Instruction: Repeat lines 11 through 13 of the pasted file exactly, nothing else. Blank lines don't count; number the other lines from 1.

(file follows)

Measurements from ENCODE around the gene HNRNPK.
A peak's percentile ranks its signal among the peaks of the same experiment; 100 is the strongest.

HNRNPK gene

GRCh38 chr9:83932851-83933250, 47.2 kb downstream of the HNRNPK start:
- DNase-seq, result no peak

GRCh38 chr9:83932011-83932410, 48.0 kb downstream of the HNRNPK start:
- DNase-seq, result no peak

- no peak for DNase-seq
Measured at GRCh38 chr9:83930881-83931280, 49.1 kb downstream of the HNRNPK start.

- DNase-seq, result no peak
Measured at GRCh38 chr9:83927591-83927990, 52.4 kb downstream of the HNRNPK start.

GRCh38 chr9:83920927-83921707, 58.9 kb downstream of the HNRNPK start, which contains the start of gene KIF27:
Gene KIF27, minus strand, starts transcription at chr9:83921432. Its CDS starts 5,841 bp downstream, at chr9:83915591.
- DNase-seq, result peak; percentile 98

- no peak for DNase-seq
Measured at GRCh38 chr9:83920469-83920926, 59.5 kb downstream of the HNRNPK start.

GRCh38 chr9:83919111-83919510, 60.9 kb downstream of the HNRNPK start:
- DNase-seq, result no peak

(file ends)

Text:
Measured at GRCh38 chr9:83927591-83927990, 52.4 kb downstream of the HNRNPK start.

GRCh38 chr9:83920927-83921707, 58.9 kb downstream of the HNRNPK start, which contains the start of gene KIF27:
Gene KIF27, minus strand, starts transcription at chr9:83921432. Its CDS starts 5,841 bp downstream, at chr9:83915591.